The number of drowning fatalities of children younger than five in swimming pools and spas has increased to a yearly average of 283 for the years 2003 to 2005 from a yearly average of 267 for the years 2002 to 2004, according to a report released Wednesday by the Consumer Product Safety Commission. Most of the deaths occurred in residential pools and spas and involved children ages one and two. Drowning is the leading cause of death in children ages one to four.
The report also noted that the number of emergency room visits for injuries caused by pool or spa submersions decreased from a yearly average of 2,800 in the years 2004 to 2006 to an average of 2,700 for each of the years 2005 to 2007.
At a press conference, the CPSC issued a reminder about the new federal pool and spa safety measure that was signed into law in December. The Virginia Graeme Baker Pool and Spa Safety Act requires that by December 19, 2008, all public pools and spas have safety drain covers, and in certain circumstances, an anti-entrapment system. “CPSC is calling upon all public pool and spa owners to comply with the new federal law and we urge parents to never let their children out of sight when they are in or around a pool or spa,” said CPSC Acting Chairman Nancy Nord.
Nancy Baker, whose 7-year-old daughter Graeme, died in 2002 as the result of a spa entrapment incident and after whom the law was named, was also in attendance. "This legislation helps give meaning to the tragic circumstances that took Graeme’s life and the lives of many other children,” said Baker. “It is a tribute to these children and their grieving families that this law will prevent injuries and deaths as a result of drowning. Graeme would be honored that it is in her name."
New CPSC data shows that between 1999 and 2007 there were 74 reported incidents involving entrapment, resulting in nine deaths and 63 injuries. Six of the deaths occurred in pools and three occurred in spas and all of the deaths except for one involved children 14 or younger. Entrapments occur when a child is trapped by the force of suction at the drain and can occur because of a broken or missing outlet cover.
But drain entrapment is just a small contributor to the high number of drownings that the CPSC reported. Lapses in caregiver supervision, missing or inadequate fencing, lack of effective alarms, and use of non-safety covers can also contribute to drowning and injury. We are particularly concerned about the hazards caused by inflatable pools, which often escape inclusion in and enforcement of municipal safety codes. (For more on inflatable pools, watch our video on pool dangers.)
Because drownings occur when children get access to a pool, often without adult supervision, the CPSC recommends that pool owners adopt several layers of protection including fences, alarms and/or power safety covers over the pool. It also recommends removing ladders from above-ground pools when not in use. In addition, the agency recommends that parents follow these tips to help prevent drowning deaths:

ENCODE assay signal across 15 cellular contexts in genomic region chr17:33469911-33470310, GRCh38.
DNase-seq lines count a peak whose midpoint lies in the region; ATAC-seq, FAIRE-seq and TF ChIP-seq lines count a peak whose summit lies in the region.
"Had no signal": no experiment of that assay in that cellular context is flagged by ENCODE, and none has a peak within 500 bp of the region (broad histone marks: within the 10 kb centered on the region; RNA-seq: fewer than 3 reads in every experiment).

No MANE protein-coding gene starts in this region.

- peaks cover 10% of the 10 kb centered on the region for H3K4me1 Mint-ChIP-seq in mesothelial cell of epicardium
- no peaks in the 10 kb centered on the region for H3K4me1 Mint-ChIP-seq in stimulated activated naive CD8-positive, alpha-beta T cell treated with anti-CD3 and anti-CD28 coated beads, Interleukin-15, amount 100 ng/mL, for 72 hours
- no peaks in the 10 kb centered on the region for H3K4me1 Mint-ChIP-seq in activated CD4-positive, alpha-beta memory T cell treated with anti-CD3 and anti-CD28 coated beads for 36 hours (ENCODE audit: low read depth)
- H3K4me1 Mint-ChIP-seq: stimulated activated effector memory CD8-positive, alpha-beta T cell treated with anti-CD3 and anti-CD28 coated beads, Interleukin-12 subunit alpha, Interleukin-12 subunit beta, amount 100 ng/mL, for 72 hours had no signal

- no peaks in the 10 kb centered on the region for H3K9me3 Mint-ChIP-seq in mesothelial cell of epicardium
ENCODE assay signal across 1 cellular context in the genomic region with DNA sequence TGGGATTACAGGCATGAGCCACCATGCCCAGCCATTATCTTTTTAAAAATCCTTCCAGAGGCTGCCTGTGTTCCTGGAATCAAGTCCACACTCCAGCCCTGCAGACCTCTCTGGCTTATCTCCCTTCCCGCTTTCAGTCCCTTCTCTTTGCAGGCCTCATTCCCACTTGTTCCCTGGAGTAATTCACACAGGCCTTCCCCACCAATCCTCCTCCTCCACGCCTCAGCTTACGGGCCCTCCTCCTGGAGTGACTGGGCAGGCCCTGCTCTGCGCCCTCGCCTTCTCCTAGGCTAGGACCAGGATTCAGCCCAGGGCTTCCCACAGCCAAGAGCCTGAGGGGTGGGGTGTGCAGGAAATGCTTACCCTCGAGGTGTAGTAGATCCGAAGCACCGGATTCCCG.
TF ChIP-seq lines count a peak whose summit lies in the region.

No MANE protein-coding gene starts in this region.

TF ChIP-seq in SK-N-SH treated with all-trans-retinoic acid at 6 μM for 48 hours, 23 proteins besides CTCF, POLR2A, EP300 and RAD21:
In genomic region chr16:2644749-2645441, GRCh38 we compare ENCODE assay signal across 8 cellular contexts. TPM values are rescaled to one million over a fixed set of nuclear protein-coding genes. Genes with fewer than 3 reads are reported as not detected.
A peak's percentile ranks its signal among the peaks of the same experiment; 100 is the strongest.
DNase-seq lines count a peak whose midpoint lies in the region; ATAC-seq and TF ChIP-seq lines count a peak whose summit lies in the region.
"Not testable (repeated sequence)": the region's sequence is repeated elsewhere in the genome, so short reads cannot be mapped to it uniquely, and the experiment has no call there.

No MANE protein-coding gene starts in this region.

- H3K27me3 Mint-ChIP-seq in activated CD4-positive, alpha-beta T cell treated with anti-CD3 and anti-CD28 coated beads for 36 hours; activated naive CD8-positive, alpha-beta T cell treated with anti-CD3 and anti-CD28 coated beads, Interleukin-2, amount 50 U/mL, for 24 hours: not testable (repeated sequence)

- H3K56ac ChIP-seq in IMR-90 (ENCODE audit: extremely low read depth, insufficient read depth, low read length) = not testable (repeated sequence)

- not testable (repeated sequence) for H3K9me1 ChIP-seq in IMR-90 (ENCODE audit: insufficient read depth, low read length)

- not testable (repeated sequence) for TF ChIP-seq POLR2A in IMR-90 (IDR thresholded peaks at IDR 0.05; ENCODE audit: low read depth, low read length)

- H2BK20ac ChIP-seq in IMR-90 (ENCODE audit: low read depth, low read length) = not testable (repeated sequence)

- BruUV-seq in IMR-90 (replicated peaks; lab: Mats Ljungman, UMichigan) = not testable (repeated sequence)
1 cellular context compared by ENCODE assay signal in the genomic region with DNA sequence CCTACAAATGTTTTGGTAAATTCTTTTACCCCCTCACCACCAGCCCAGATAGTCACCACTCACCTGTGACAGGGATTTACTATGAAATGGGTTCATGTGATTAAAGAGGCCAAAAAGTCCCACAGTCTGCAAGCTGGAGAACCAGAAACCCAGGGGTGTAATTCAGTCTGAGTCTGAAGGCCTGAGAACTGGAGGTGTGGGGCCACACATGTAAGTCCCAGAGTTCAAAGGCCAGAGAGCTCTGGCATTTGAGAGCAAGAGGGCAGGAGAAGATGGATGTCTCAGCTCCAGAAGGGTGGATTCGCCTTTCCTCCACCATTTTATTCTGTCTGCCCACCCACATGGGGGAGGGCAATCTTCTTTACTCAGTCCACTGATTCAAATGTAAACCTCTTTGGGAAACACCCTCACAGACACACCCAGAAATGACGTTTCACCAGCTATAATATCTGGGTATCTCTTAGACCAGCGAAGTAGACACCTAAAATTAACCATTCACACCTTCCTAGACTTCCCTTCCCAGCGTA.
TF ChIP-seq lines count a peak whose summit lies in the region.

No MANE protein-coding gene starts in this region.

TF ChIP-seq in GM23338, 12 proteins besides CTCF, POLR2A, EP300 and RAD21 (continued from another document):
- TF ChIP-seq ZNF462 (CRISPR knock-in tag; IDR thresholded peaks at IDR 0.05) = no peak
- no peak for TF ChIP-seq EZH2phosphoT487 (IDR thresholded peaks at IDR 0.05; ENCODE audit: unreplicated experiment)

- Since every second counts, always look for a missing child in the pool first. Precious time is often wasted looking for missing children anywhere but in the pool.
- Don't leave toys and floats in the pool that can attract young children and cause them to fall in the water when they reach for the items.
- Inspect pools and spas for missing or broken drain covers.
- Do not allow children in a pool or spa with missing/broken covers. Inserting an arm or leg into the opening can result in powerful suction and total body submersion/drowning.
- For above-ground and inflatable pools with ladders, remove or secure the ladder when the pool is not in use.
- It is important to always be prepared for an emergency by having rescue equipment and a phone near the pool. Parents should learn cardiopulmonary resuscitation (CPR).
In Honolulu we had two children who slipped in a pool which had a slippery bottom and drowned a number of years ago. I am accumulating information on the dangers of using slippery tile inappropriately. Many homeowners do not realize how dangerous it can be to have a slippery tile inside the bottom of the pool where people walk.
Every life lose and major injury, because of drowning are very tragic. Unfortunately many people think, that it can never happen to them.
There is a new pool alarm system on the market today, which can monitor active swimmers with different abilities and can also alarm when somebody falls in to the pool.
I which that more people would use these systems, to protect their loved ones.
Its true that many people think it can never happen to them. A dear friend almost lost their 2 yr old when she fell in the pool. Luckily she was being supervised at the time. This scared my friend so badly she immediately had a safety fence installed around the pool. She said the company they used were very knowledgeable and helpful and came out right away.